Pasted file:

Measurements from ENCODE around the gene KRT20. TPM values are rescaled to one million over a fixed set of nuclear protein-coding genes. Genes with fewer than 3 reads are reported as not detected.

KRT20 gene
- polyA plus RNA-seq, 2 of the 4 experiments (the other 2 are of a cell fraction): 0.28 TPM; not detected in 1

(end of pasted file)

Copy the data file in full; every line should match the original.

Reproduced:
Measurements from ENCODE around the gene KRT20. TPM values are rescaled to one million over a fixed set of nuclear protein-coding genes. Genes with fewer than 3 reads are reported as not detected.

KRT20 gene
- polyA plus RNA-seq, 2 of the 4 experiments (the other 2 are of a cell fraction): 0.28 TPM; not detected in 1